The best way to decide how to proceed with copyrighted material is to simply ask yourself, “If the roles were reversed and someone was going to use my work in this manner, and could potentially profit from it, would I think it was fair use?” When answering this, think about if it was being used in a work you feel has little creative merit, or is perpetuating an opinion that is different from yours.
“If I use less than 30 seconds of a song I do not need permission from the copyright holder.”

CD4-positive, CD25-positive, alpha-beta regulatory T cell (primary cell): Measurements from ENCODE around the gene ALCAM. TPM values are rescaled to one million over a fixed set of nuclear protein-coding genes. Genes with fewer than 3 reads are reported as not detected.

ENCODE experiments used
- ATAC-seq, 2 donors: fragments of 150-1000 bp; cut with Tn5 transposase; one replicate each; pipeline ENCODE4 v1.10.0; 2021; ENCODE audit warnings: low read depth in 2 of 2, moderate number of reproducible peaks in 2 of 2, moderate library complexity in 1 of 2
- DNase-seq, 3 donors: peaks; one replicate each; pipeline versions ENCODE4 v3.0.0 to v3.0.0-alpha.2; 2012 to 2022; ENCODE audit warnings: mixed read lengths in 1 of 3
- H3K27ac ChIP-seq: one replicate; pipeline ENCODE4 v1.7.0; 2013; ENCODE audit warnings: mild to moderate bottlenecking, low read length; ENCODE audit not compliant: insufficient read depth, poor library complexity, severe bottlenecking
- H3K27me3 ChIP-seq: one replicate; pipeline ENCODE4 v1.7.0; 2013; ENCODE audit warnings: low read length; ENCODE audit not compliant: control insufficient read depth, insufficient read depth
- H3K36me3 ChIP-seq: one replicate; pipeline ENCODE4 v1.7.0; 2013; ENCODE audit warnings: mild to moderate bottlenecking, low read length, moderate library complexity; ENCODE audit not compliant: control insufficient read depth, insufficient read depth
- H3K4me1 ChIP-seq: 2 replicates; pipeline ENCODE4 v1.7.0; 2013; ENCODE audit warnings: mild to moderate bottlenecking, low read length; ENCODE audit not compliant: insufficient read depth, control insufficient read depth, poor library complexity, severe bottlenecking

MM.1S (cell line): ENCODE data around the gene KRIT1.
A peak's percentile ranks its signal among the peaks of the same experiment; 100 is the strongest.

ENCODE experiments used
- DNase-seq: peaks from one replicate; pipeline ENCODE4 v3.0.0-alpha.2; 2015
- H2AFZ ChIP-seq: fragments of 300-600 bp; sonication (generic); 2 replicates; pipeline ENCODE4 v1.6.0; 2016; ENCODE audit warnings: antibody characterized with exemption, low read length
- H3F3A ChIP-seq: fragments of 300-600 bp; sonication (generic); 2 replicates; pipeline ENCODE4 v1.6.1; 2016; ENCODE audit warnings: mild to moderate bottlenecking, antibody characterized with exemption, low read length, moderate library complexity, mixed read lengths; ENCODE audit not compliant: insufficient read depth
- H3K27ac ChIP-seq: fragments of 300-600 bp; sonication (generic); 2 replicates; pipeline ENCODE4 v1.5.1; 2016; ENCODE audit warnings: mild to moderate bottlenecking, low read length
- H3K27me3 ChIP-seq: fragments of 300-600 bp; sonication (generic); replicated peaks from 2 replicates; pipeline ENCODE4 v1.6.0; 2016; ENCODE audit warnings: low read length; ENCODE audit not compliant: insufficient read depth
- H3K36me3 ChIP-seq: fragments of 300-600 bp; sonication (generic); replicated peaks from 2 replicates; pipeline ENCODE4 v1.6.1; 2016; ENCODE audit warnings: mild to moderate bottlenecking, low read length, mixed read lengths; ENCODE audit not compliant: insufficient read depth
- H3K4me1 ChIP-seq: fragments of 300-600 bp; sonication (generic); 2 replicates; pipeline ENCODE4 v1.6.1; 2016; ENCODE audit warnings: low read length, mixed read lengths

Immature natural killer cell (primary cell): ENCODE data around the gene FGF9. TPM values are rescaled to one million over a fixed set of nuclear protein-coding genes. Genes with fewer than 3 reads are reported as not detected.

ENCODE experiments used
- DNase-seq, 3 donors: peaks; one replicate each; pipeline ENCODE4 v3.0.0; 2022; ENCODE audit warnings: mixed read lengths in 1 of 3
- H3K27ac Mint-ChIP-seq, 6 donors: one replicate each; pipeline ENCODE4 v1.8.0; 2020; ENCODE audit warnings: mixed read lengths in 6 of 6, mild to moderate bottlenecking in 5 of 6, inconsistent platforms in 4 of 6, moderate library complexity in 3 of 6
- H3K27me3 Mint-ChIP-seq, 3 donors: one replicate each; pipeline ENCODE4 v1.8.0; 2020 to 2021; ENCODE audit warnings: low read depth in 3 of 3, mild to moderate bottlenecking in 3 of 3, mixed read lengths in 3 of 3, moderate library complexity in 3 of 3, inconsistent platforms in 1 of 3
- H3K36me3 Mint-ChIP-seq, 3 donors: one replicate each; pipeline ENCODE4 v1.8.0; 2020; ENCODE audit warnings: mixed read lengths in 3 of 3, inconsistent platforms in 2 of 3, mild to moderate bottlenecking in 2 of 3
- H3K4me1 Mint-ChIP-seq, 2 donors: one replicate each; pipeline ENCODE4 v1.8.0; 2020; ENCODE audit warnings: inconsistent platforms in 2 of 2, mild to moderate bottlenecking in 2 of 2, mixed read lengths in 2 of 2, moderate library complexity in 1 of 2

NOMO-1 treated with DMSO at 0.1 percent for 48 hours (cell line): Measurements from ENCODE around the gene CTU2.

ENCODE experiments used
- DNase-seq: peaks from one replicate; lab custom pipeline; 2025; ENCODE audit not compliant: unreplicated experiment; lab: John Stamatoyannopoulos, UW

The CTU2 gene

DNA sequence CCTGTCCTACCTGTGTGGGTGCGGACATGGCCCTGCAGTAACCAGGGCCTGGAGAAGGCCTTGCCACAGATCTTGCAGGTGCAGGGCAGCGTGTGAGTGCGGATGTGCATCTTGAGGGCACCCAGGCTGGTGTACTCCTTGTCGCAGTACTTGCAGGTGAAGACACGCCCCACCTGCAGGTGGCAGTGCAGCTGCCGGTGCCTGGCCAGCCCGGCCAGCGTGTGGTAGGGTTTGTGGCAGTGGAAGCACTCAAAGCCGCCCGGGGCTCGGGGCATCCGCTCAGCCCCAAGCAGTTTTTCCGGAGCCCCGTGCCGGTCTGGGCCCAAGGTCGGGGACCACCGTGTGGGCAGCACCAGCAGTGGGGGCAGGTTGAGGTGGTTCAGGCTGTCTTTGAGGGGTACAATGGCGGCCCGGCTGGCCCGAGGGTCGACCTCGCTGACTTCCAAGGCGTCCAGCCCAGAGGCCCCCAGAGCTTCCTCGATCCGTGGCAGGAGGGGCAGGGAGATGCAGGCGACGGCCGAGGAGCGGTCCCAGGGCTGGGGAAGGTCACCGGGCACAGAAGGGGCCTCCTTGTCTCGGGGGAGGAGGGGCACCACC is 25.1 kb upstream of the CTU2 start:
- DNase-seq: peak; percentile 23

This belief stems from a combination of misinterpreting the 3rd factor “…portion used in relation to the copyrighted work as a whole” and an understanding of how YouTube detects copyrighted music with their Content ID program. Just because someone uses a short clip of a copyrighted work, doesn’t mean it’s fair use. A clip by itself isn’t considered fair use unless it is used in one of manners mentioned in the law: commentary, education, etc. Even then the clip needs to be the subject of the commentating, educating, etc., in order to be considered fair use. Furthermore, if clips 30 seconds and under were not subject to copyright, then a company, say BMW, would not be required to license music for any of their ad spots on YouTube, not to mention TV, that contain 30 seconds or less of music, which is almost all of them. Does BMW license music for their 30 second ads? All the time. Also, think about the legal battles that take place in the music industry over sampling. A lot of times you are looking at lengthy litigation over something less than 5 seconds!